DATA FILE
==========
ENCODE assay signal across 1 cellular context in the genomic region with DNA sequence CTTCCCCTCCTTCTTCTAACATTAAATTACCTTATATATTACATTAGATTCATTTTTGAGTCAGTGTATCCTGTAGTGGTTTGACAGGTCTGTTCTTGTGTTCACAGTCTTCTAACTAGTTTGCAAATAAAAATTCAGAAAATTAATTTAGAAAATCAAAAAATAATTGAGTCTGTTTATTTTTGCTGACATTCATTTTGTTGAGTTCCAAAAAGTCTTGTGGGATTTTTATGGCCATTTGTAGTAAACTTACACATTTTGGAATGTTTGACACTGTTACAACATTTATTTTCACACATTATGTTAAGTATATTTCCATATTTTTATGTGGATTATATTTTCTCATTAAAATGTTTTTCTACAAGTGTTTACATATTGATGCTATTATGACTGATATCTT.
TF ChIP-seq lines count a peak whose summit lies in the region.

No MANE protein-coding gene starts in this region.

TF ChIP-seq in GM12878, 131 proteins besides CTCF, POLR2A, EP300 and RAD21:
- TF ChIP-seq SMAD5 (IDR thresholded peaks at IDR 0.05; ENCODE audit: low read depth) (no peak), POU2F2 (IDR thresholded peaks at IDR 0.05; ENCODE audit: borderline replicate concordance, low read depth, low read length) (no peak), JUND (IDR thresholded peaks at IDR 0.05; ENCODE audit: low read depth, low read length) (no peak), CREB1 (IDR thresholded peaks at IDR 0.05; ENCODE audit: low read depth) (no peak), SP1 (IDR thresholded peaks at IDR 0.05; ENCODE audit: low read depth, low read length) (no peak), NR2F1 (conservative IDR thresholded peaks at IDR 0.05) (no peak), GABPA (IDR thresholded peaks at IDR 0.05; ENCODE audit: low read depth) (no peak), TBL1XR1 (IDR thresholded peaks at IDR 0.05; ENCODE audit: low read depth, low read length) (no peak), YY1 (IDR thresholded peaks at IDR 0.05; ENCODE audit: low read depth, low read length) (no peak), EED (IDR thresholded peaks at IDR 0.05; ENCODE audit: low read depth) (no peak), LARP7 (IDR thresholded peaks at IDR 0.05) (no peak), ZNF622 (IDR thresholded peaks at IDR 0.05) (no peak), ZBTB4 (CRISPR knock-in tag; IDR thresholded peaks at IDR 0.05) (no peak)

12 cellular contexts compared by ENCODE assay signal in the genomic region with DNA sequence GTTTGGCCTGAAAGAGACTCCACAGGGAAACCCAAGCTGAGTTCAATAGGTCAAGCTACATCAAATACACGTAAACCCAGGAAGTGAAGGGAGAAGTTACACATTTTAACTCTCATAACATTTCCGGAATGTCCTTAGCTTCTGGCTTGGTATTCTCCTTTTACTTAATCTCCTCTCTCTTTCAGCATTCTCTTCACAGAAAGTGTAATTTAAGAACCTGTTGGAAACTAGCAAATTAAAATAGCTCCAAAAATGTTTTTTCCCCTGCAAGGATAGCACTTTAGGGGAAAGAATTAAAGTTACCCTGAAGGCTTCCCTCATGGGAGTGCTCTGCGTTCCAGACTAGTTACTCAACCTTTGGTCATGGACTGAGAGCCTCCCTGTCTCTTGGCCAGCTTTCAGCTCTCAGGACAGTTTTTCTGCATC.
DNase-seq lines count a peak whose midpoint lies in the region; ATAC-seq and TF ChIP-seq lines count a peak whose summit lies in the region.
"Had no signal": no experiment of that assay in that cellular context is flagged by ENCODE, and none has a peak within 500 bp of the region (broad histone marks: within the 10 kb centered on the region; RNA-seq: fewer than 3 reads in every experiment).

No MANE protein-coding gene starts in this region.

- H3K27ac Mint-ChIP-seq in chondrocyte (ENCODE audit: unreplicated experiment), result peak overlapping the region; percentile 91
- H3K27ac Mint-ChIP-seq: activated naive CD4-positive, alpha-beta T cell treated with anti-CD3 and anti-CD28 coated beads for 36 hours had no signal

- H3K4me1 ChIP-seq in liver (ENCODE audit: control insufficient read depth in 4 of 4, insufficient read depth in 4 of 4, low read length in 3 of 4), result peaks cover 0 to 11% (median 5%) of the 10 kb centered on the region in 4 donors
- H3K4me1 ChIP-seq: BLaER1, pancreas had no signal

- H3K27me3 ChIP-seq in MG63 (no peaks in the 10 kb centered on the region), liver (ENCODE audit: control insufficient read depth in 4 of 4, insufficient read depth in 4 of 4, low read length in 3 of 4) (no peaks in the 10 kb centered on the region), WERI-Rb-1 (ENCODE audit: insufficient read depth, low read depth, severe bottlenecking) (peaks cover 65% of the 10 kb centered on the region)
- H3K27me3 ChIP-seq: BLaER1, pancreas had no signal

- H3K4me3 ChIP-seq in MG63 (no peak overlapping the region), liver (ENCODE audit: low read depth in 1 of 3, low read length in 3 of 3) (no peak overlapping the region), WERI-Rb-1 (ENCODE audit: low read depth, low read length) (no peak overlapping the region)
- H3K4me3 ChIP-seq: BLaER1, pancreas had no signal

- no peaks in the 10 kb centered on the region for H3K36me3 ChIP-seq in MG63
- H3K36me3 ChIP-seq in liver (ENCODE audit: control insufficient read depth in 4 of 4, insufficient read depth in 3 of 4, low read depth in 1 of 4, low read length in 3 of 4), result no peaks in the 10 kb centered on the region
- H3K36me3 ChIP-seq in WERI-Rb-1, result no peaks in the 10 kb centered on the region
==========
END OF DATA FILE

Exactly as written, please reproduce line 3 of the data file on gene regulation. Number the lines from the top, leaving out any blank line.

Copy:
No MANE protein-coding gene starts in this region.